The record label reinvented
There's a lot going on at Loving Music. So far we have done our fair share of research, including interviews with a few with industry professionals. Also, we've had feedback moments from several external parties - all from different backgrounds. Going back and forth with ideas fueled by dedication, enthusiasm and knowhow has proven its value even though we're only halfway our business plan.
The current business model
Right now we're in the process of analyzing the current market situation, especially competitors and their business models. On recommendation of an online strategist we read up on the 'Business Model Canvas' created by Osterwalder and Pigneur. This canvas allows one to visualize cost and revenue structures and allows one to brainstorm about the implications of changing these structures. Ultimately it could be used to reinvent a business entirely.
We took the liberty of adaptimg the business model canvas to reflect the perspective of a generic online record label (which performs no physical sales).
A quick explanation of how this works:
- Customer segments - For whom are we creating this product?
- Value Propositions - Which value does the product impose on the customer?
- Channels - Which channels do I use to reach our customer segments?
- Customer relationship - How do I build a relationship with our customers?
- Revenue streams - How do I generate income?
- Key resources - What do I need to satisfy the customer and uphold the value propositions?
- Key activities - What am I going to do to give the customer what it needs and to upload the value propositions?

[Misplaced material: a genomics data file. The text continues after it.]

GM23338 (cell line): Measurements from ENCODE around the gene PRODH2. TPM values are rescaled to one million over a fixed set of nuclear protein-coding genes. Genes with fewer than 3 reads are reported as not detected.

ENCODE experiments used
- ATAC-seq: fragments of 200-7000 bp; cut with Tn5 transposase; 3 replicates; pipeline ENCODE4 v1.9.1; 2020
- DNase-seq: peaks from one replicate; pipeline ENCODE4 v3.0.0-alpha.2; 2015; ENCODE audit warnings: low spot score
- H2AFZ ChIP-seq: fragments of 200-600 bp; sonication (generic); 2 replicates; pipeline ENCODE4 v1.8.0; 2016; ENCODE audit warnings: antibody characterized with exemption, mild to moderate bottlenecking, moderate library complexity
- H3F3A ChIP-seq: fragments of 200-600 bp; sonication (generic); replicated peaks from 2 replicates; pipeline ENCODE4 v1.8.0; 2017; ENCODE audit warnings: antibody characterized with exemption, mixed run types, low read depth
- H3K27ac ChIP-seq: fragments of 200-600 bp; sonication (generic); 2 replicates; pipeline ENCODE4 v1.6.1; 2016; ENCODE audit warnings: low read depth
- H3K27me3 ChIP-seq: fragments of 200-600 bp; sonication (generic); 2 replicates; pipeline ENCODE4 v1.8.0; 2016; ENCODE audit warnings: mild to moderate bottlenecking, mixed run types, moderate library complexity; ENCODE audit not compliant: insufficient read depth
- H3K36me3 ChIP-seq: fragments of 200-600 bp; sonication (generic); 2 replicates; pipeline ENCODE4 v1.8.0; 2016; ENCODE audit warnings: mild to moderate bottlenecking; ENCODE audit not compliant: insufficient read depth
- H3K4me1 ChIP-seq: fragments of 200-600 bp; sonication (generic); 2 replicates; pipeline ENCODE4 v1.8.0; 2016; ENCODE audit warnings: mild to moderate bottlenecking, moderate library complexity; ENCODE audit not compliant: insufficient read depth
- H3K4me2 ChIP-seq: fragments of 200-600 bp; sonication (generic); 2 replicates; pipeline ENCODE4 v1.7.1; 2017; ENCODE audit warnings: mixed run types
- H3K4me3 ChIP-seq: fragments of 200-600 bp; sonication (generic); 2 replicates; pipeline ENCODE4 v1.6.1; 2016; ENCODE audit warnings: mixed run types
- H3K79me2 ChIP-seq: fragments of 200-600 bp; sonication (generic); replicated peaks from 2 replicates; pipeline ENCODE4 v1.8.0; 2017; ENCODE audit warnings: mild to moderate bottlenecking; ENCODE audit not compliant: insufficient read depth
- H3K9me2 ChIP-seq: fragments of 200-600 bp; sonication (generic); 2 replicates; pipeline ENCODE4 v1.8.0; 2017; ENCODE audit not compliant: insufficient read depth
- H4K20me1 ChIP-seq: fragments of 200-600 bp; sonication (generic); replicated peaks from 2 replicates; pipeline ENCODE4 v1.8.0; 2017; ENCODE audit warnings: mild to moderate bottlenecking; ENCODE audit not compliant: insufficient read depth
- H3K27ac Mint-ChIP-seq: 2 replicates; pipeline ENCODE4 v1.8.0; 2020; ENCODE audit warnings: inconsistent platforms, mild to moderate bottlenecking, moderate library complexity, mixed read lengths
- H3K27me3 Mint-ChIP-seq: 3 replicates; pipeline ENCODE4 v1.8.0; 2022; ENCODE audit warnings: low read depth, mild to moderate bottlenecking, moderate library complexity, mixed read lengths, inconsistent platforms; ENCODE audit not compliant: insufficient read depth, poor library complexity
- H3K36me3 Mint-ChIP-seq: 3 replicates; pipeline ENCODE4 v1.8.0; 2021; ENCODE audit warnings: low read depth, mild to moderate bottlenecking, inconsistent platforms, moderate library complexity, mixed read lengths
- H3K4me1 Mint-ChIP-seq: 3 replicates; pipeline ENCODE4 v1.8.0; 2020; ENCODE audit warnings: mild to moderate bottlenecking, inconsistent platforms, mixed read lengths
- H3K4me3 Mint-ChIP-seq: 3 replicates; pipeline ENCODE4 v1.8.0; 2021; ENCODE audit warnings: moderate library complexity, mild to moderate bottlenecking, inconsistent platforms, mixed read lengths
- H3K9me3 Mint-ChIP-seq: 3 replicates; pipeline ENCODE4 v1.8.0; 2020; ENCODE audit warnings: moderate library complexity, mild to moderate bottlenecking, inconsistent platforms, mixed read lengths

- Key partners - Which products should I get from partners/suppliers to create my product?
- Cost structure - Which costs are generated?
The left half of the canvas is equally important as the right half. However, in this blog post we'll focus on the right side which is all about generating income and creating a relationship with your customer.
Straight from the bat one can tell this record label will earn money through selling music (iTunes) and a presence on streaming platforms (Spotify, Pandora, etc) by putting out great music. The great music they have to offer, as well as their social activities will help create a customer relationship. They aim to sell their music to music lovers and DJ's. Now this is where things start to become interesting.
As a record label you distribute/promote music mainly. One could think what else there is to offer. As most labels consider music the core of their business, offering another (or a second) value proposition could very well be a unique selling point.
DJ's are probably the easiest customer segment to reach. They actively search for great new tracks all the time. They are early adopters and want to be ahead of the pack. If your music is up their alley they're bound to run into your record label at some point. But, do realize that DJ's are just a very small niche.
Music lovers are an entirely different segment; they are more like regular consumers. Any DJ is a music lover, but only a small amount of music lovers are DJ's. Music lovers find great music by word of mouth or through their preferred channels (websites, their favorite DJ, etc). This is why getting DJ support of that famous DJ is so important, without their support it is hard to get the music onto the iPod of any music lover. If music lovers are within reach of your record label one might even be able to make the leap into the mainstream audience, if the music is catchy enough (disregarding the necessary investments involved).